When my last book titled: “Corporate Frauds: Bigger, Broader, Bolder”, was published in December 2021, I had not expected that within two months I would have to write an article announcing that commercial crimes are becoming more important , deeper and bolder. My initial thought was that over time corporate fraud is likely to spread its tentacles. But unfortunately, things are already spiraling out of control!
Let me cite a few examples of how corporate fraud is taking on new dimensions.
- The biggest scam game in the management of a stock exchange
I have never encountered a case where a professional executive would lead an organization based on the advice of a “yogi”! Many Indian entrepreneurs and managers follow the advice of certain seers or gurujis, regarding auspicious dates, times, etc. an anonymous yogi for 20 years by e-mail? More importantly, the CEO apparently shared most confidential matters, including NSE numbers and targets, with the mystic. Whether the fakir was an insider or a foreigner is still a mystery.
The transgression of corporate governance is unprecedented and the behavior of the CEO absurd!~
Bank loans of Rs 23,000 crore from 28 banks, for more than 5 years, were embezzled by one of the largest private shipbuilding companies, ABG Shipyard Ltd. ex-CMD, a few board members and others, apparently colluding to embezzle and embezzle funds.
Essentially, the bank loans were used for purposes other than those for which they were released. The loans were apparently diverted through 98 sister companies and mostly used to build personal assets. Why has the fraud gone undetected for so long?
Worst of all is that in 2010 and 2013 the company’s profit (PBT) figures were around Rs 300 crore (negative results started trickling in from 2014). And its fixed assets were rather lacking at around Rs 2,500 crore. How come the company managed to collect and defraud Rs 23,000 Cr of money from the bank? The math just doesn’t match.
Let me give you another set of numbers. Between 2013 and 2017 (when the company was in financial restructuring), sales fell from Rs 2,000 Cr to almost zero, while financing costs fell from Rs 400 Cr to Rs 1,500 Cr. What were the banks doing at that time? Didn’t they receive the quarterly financial figures?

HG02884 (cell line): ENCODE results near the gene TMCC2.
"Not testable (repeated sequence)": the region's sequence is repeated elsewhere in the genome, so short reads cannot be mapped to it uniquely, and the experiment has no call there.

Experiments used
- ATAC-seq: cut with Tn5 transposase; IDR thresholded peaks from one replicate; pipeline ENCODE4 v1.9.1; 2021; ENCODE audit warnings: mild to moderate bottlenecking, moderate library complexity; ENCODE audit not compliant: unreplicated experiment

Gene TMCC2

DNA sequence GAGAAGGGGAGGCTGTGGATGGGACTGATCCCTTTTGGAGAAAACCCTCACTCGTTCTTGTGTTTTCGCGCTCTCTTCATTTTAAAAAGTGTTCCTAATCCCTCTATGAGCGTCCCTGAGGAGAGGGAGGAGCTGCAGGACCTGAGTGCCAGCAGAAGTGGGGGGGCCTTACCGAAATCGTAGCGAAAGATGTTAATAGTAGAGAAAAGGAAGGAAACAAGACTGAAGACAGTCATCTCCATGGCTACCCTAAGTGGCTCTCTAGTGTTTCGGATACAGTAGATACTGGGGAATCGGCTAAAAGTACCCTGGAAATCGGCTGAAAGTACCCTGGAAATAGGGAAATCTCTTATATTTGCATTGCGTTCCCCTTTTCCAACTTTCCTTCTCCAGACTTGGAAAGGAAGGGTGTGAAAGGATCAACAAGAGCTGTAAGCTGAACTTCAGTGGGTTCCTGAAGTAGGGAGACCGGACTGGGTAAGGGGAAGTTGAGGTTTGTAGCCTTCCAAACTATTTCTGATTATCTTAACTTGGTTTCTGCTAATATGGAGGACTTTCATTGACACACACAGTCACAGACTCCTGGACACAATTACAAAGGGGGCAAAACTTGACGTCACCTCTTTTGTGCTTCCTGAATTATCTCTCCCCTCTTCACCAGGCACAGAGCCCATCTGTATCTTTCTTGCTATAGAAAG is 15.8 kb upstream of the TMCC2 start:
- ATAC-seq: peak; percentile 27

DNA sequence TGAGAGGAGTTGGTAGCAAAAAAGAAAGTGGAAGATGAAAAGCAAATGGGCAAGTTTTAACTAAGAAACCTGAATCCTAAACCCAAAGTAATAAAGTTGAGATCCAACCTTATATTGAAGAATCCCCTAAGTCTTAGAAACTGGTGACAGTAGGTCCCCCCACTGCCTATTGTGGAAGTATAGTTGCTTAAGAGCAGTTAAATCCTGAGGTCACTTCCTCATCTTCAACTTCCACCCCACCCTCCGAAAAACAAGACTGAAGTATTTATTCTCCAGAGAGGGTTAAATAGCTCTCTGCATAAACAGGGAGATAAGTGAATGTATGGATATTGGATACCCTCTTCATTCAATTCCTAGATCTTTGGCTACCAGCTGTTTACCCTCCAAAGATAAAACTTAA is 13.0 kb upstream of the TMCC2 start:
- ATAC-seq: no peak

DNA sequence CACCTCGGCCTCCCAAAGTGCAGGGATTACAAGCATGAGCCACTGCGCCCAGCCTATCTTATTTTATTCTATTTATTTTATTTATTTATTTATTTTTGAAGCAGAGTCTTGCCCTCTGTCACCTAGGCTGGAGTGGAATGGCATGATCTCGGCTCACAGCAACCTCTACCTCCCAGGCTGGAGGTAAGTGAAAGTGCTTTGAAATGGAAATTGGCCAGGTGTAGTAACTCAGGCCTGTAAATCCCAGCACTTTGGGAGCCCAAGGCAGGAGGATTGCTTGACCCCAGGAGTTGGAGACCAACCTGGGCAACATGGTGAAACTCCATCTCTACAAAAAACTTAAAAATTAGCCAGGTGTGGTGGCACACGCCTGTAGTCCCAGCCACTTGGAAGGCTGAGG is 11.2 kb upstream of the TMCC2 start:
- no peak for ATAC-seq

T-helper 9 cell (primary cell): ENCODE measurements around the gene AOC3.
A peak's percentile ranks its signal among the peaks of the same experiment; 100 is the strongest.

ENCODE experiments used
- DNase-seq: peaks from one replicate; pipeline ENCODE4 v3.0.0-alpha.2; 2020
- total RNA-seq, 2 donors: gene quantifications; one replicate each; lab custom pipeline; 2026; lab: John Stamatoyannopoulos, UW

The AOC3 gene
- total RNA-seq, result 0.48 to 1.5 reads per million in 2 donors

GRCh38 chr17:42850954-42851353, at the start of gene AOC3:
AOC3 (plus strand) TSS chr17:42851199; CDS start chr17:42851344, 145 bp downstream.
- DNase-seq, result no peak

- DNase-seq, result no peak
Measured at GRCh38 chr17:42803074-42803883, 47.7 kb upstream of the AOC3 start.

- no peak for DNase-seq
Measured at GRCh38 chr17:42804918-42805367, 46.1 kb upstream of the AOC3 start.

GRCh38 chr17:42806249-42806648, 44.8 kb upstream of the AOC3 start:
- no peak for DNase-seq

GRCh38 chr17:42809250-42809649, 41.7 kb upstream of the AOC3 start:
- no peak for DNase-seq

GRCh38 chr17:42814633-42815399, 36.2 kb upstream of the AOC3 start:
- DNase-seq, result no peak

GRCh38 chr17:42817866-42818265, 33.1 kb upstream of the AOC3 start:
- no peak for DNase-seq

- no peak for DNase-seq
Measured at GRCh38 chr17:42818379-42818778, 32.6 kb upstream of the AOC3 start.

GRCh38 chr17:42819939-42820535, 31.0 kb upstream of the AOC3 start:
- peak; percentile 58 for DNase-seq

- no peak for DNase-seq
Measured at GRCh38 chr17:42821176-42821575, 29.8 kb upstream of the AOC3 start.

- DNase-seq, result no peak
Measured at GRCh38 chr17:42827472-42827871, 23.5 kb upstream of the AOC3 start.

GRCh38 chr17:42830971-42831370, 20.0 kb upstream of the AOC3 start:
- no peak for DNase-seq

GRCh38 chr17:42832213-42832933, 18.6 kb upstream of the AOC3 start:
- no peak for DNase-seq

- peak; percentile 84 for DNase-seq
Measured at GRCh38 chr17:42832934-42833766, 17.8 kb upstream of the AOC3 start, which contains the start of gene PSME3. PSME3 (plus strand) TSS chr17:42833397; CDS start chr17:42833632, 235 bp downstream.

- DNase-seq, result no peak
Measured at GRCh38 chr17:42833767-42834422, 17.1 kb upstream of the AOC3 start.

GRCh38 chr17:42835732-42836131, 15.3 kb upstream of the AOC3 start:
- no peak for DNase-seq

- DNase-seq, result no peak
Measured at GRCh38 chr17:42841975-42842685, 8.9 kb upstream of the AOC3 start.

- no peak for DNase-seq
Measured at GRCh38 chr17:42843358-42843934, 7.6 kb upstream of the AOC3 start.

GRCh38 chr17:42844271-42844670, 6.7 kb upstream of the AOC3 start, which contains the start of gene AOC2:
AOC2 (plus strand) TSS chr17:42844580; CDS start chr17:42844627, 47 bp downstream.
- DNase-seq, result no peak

Bank fraud may not get any worse!
- Resignation of all independent directors
It is very rare for “all” independent directors (IDs) to resign in anger. The recent episode of ID quitting while sending a raunchy letter to regulators, citing corporate governance issues, has rocked the halls of business. This incident occurred at the subsidiary of power solution provider PTC India – PTC India Financial Services (PFS), an NBFC for infrastructure financing.
It’s not clear yet why all PFS IDs have resigned en masse, but things are surely getting murkier in some boardrooms!
What’s wrong ?
The above three recent episodes have given new colors to the history of good governance in India. Let me try to hazard a few guesses as to what’s wrong.
- Greed is the big problem. The love of money is the root of many evils. And it seems that insatiability is growing rapidly.
Beyond the main cause, let’s return to an age-old hypothesis of the famous “triangle of fraud”. They are:
- Pressure – motivation to commit fraud. It is possible that there was pressure to do something from the IDs of PTC India Financial Services which forced them to resign en masse. The pressure to outperform leads to many infractions, and PFS may have been guilty of this.
- Opportunity – given a chance, many disappointments could occur. ABG Shipyard’s massive fraud could be the result of laxity on the part of bankers to monitor the company’s performance and what it was doing with the huge sums of money lent.
- Rationalization – it is the state of mind to justify that it is correct to commit a hoax. The creation of the mystical yogi by the CEO of NSE could be the result of his mental justification by creating emails justifying his probable bad moves.
A global phenomenon
Increased commercial crimes and concomitant mainstream interest is not just an Indian phenomenon. Corporate fraud is becoming the talking point of many people around the world.
Recently, Switzerland’s biggest financial fraud trial in years against an ex-Swiss banker has sparked so much public interest that the hearings are taking place in a theater hall, a popular concert hall in Zurich. Former Raiffeisen Bank CEO Pierin Vincenz not only fraudulently invested millions of bank money in businesses he owned but also spent over $210,000 (Rs 1.6 Cr) in strip clubs -tease, charging it to the company’s account as a business expense.
Another example of outrageous CEO conduct!
A few last words
Just because several high thieves are imprisoned, it’s not enough to stop the greedy from cheating you and me.
Even now, the individuals behind the white collar crimes get away with it, most of the time the punishments are meted out to artificial legal entities – business organizations.
Unless the holdouts are named and humiliated, and law enforcement becomes more honest and nimble, the world is unlikely to be free from the growing disease of the banking system swindle and corruption. ordinary man, by a few selfish souls.
About the Author: Robin Banerjee is Managing Director of polyvinyl chloride film manufacturer Caprihans India. Prior to this, he was Managing Director of Arcelor Mittal Germany, Managing Director of Essar Steel and Thomas Cook, and Chief Financial Officer of Suzlon Group. He is the author of three non-fiction books “Who Cheats and How”, “Who Cheats and How” and “Corporate Frauds: Business Crimes Are Now Bigger, Wider and Bolder”.
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